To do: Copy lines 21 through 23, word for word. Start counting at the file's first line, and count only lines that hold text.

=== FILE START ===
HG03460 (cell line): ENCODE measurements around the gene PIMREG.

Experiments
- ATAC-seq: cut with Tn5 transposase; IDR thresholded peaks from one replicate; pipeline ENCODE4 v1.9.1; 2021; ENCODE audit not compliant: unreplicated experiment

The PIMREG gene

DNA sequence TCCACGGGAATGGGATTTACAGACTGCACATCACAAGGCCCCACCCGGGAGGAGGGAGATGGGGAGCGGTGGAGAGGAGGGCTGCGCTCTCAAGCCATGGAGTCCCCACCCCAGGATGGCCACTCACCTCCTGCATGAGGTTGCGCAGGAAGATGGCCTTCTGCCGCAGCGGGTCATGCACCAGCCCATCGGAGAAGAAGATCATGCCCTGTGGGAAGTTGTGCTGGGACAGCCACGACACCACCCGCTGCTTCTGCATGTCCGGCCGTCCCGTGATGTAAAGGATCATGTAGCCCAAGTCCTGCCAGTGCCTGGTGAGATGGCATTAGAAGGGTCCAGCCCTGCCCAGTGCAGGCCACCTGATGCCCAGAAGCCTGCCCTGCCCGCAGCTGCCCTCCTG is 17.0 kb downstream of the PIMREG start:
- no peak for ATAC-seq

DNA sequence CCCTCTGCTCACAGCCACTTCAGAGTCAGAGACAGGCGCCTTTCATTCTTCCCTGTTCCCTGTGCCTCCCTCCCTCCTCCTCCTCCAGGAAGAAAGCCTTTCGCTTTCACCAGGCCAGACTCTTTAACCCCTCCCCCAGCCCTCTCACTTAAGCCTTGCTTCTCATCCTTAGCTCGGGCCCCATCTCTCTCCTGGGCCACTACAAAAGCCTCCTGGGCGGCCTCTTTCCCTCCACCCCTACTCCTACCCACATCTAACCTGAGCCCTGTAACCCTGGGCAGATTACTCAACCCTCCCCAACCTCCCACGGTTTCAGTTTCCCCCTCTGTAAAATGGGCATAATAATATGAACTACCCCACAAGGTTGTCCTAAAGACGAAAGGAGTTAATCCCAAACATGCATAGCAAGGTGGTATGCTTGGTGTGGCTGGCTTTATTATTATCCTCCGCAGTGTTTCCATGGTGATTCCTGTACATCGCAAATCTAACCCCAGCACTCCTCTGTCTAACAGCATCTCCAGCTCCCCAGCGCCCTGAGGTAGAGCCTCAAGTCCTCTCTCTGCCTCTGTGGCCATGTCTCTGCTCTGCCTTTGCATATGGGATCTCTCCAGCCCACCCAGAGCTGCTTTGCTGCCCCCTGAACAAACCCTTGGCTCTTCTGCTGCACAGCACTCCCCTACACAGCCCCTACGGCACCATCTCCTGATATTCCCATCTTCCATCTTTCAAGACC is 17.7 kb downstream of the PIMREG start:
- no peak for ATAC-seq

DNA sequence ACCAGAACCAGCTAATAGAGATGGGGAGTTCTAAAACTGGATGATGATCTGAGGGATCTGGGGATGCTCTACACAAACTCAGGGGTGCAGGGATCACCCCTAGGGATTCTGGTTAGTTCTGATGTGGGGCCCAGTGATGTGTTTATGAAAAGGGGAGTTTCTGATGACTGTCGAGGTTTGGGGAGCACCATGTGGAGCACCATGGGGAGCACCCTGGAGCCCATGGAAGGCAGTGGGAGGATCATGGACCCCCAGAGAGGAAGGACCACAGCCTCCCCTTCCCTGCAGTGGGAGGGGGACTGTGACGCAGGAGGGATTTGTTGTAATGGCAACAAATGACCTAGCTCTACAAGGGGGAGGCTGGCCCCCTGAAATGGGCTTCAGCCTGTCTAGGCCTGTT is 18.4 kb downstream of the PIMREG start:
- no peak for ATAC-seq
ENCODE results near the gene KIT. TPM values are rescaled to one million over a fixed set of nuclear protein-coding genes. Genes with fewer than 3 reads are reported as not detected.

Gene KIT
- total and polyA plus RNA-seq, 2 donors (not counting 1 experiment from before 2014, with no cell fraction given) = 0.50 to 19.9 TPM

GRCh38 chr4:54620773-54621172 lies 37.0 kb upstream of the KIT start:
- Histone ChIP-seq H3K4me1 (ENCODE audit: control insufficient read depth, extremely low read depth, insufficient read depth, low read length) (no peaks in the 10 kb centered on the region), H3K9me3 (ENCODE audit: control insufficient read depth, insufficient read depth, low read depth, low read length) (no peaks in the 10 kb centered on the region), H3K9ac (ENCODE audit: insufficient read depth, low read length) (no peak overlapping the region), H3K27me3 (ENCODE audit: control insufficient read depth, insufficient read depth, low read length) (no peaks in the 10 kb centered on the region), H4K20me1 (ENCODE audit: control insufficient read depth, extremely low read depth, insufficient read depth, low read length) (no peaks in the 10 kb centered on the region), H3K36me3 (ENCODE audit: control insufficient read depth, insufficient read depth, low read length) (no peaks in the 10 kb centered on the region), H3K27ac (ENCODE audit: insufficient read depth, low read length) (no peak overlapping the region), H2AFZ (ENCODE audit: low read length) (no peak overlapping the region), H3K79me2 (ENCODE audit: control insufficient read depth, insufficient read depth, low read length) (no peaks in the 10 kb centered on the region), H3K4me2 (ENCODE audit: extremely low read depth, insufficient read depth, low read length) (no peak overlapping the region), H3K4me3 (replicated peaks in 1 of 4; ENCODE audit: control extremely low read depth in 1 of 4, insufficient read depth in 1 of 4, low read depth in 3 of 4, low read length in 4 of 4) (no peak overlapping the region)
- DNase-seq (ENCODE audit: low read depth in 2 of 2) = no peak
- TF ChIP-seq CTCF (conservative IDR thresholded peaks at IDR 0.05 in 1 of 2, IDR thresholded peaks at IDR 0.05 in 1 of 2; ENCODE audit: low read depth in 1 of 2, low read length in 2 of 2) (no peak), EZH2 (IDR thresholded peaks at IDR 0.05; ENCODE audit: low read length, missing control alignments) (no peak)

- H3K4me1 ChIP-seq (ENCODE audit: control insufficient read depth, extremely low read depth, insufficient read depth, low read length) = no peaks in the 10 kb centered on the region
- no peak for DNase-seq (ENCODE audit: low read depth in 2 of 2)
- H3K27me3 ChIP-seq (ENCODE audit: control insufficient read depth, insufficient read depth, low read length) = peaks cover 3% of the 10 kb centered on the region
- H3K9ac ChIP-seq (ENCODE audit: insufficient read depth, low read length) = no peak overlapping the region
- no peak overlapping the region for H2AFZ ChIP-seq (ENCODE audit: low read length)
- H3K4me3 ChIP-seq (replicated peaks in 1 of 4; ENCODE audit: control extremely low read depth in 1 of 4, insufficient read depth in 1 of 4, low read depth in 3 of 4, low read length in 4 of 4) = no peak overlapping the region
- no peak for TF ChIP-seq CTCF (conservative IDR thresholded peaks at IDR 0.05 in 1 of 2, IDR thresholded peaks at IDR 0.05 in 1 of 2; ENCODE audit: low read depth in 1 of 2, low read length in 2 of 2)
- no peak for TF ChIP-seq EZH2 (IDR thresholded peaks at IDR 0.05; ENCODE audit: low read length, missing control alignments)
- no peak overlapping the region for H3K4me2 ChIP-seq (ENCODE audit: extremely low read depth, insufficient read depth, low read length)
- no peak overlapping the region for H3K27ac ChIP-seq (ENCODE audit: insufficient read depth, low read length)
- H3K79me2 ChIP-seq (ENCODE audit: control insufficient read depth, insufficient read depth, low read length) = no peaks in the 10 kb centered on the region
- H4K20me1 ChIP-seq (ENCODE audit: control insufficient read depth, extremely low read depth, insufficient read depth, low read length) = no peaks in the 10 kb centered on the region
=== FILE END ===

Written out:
- H3K9ac ChIP-seq (ENCODE audit: insufficient read depth, low read length) = no peak overlapping the region
- no peak overlapping the region for H2AFZ ChIP-seq (ENCODE audit: low read length)
- H3K4me3 ChIP-seq (replicated peaks in 1 of 4; ENCODE audit: control extremely low read depth in 1 of 4, insufficient read depth in 1 of 4, low read depth in 3 of 4, low read length in 4 of 4) = no peak overlapping the region